Sony PlayStation Back Online After DDoS Attack

A distributed denial of service attack (DDoS) by the nebulous hacking collective known as the Lizard Squad knocked out the Sony PlayStation Network (SPN) on Sunday, stranding many gamers with useless Sony PS devices for a few hours. The network is back online, but the perpetrators say that Xbox Live will be the next target.

The group, which appears to support ISIS, also sent a tweet to American Airlines this weekend claiming that there was a bomb on board a flight carrying Sony Online Entertainment president John Smedley. The flight, which had 179 passengers, was on its way to San Diego, but made an unplanned landing in Phoenix after the tweet went out. After being checked and cleared by bomb dogs, the flight got back on its way.

Sony confirmed the DDoS attack on Monday and said that there is no evidence of any personal data having been accessed—unlike in the case of the 2011 DDoS attack-and-hack that lasted for 24 days and resulted in millions of records of individual users being breached, including credit card information.

That incident affected 77 million PlayStation users with accounts on PlayStation Network, the Qriocity service and Sony Online Entertainment. The breach prompted a class-action suit brought by victims seeking financial recompense for what they alleged was Sony's negligence in data security, firewall readiness and data encryption—although it was dismissed after a US District judge found that the named plaintiffs in the suit were getting PSN services without a subscription, "and thus received the PSN services free of cost.”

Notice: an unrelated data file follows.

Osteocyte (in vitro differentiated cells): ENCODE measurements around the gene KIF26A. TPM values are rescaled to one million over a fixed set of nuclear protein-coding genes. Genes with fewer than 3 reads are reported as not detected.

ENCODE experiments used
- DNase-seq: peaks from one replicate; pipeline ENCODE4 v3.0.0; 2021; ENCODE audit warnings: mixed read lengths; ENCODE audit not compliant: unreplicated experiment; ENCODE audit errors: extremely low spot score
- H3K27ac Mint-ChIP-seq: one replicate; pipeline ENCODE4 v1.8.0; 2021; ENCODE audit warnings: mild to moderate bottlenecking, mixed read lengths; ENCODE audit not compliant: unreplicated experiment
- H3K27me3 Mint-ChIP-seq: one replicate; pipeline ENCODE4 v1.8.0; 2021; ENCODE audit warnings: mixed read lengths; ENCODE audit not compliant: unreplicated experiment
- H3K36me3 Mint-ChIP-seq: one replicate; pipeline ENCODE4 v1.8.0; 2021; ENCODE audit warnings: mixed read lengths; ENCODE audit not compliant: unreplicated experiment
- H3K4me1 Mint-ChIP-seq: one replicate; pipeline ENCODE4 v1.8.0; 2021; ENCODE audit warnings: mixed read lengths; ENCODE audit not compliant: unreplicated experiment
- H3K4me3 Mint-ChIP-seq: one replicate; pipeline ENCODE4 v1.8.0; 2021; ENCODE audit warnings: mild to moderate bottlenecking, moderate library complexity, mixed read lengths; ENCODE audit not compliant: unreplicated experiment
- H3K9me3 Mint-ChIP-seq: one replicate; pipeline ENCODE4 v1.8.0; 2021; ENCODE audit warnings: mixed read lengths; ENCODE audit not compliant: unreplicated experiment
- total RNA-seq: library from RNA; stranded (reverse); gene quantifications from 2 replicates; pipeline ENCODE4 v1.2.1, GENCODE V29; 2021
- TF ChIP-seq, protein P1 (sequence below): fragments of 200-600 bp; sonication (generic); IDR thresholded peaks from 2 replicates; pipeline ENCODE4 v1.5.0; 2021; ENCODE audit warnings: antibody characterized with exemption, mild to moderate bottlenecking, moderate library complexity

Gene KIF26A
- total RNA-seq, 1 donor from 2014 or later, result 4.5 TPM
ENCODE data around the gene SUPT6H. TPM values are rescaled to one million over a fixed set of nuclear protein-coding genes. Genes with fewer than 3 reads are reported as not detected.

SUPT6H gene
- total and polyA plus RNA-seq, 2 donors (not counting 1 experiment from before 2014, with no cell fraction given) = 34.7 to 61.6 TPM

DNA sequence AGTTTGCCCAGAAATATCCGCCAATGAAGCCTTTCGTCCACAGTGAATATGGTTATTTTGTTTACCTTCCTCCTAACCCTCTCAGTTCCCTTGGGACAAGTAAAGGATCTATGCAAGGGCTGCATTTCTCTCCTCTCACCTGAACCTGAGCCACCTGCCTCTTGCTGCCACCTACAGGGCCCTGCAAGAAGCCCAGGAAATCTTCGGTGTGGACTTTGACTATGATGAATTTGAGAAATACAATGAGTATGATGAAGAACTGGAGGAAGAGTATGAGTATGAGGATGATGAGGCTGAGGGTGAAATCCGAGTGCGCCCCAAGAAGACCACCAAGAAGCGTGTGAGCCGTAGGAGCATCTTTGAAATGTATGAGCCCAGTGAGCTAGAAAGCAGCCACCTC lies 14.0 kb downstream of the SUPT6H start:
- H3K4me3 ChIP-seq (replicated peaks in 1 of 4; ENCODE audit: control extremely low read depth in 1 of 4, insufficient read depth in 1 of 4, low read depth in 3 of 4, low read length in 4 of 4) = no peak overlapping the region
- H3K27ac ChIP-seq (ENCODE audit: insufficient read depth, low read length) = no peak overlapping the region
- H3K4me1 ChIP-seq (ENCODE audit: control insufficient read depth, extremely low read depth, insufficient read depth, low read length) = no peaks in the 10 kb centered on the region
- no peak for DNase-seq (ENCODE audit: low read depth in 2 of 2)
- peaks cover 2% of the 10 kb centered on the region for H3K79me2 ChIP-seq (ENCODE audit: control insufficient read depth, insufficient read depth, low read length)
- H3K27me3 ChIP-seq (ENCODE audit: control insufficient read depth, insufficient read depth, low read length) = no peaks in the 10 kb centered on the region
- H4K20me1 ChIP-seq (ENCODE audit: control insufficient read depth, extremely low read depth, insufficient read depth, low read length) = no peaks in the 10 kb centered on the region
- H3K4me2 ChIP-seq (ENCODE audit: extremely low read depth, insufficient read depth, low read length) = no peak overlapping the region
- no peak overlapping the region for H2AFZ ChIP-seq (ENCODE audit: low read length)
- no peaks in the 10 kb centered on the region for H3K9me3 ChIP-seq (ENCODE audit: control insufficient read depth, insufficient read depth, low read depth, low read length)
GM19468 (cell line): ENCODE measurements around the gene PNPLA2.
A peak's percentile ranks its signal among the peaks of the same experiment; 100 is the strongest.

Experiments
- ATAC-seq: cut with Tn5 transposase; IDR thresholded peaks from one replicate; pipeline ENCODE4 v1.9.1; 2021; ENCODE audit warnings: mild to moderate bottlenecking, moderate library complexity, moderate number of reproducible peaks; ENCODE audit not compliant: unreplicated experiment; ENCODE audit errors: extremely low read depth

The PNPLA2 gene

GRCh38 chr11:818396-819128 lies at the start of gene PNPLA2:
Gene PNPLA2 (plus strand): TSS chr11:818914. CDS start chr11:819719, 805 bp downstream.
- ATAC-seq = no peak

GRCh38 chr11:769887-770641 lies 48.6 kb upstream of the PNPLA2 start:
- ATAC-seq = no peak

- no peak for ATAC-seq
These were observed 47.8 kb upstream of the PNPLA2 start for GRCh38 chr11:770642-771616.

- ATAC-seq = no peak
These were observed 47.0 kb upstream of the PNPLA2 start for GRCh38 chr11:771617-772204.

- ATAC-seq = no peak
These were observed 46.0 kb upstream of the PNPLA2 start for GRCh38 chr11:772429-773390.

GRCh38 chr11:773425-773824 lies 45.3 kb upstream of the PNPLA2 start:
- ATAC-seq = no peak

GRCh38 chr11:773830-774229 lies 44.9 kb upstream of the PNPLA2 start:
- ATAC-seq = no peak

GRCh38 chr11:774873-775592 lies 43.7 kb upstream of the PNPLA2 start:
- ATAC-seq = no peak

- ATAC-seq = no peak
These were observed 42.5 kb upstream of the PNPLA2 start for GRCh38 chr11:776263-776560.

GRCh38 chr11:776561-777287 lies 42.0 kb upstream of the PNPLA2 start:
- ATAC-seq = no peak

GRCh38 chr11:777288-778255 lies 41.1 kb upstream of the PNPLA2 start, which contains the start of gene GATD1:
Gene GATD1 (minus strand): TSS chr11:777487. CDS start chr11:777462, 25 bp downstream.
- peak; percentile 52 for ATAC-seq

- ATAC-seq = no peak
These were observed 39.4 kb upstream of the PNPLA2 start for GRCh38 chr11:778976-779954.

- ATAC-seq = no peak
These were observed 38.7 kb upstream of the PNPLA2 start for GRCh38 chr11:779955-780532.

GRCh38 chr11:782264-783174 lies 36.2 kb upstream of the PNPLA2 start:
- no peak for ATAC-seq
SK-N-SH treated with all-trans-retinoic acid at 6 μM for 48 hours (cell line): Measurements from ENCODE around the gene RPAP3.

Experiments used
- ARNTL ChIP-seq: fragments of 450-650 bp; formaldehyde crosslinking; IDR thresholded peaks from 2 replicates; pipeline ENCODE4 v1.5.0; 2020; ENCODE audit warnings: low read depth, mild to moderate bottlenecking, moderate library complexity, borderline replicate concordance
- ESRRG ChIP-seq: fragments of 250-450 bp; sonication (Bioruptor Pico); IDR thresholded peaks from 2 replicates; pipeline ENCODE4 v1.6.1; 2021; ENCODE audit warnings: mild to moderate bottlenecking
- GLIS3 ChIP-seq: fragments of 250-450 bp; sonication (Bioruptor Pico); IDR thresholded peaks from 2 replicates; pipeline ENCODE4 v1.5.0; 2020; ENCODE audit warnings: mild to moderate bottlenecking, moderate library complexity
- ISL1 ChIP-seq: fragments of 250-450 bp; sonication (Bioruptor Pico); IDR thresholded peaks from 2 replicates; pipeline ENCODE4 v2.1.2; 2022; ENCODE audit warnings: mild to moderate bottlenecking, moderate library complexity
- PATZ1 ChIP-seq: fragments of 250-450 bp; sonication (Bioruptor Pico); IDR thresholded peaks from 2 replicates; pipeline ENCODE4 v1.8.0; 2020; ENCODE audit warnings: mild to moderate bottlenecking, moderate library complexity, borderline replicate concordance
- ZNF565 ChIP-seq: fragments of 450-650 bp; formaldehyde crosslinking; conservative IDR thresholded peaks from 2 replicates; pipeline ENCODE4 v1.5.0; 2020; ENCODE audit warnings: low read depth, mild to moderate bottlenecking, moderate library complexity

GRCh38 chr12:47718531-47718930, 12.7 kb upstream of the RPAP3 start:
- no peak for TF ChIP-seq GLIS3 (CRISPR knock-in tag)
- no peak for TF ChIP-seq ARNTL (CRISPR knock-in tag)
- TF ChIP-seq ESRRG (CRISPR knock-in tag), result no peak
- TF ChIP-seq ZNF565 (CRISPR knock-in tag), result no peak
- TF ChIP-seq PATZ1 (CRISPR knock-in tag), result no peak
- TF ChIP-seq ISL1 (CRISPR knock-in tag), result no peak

This time, “the networks were taken offline due to a distributed denial of service attack. We have seen no evidence of any intrusion to the network and no evidence of any unauthorized access to users’ personal information,” Sony said. “The PlayStation Network and Sony Entertainment Network are back online and people can now enjoy the services on their PlayStation devices.”

Meanwhile, Lizard Squad has been making a lot of noise via Twitter, including making some bold claims against other organizations (example: “Just took Vatican City offline, all kuffar shall die. #ISIS #Jihad #ISIL #IS.”). It also said in a series of taunting tweets that it’s working to bring down Xbox Live as its next target, though so far no service interruptions have been noted. One example: “Sup XBL Login, just performing tests.”

Whether the threat is real or simply saber-rattling remains to be seen, but it’s clear that DDoS gambits are increasing in traffic volume and frequency.

"DDoS attacks have become the weapon of choice for the modern hacker,” said Marc Gaffan, co-founder and chief business officer at Incapsula, in an emailed comment. “Our own research supports this, finding that DDoS attacks just like the one that recently hit the PlayStation Network are up 240% in 2014. Attacks like this will continue to plague big name companies, thanks to the greater availability of resources for hackers.”

While this event was relatively short in duration, tha may not be the case for the next big targeting effort.

“Persistent DDoS attacks can sometimes last for weeks,” Gaffan said. “And in a time when anyone can Google up a 'botnet for hire' and use it to execute a 20-40Gbps attack, from several thousands of sources, organizations across the world need to re-evaluate their DDoS protection, or risk the consequences.”  

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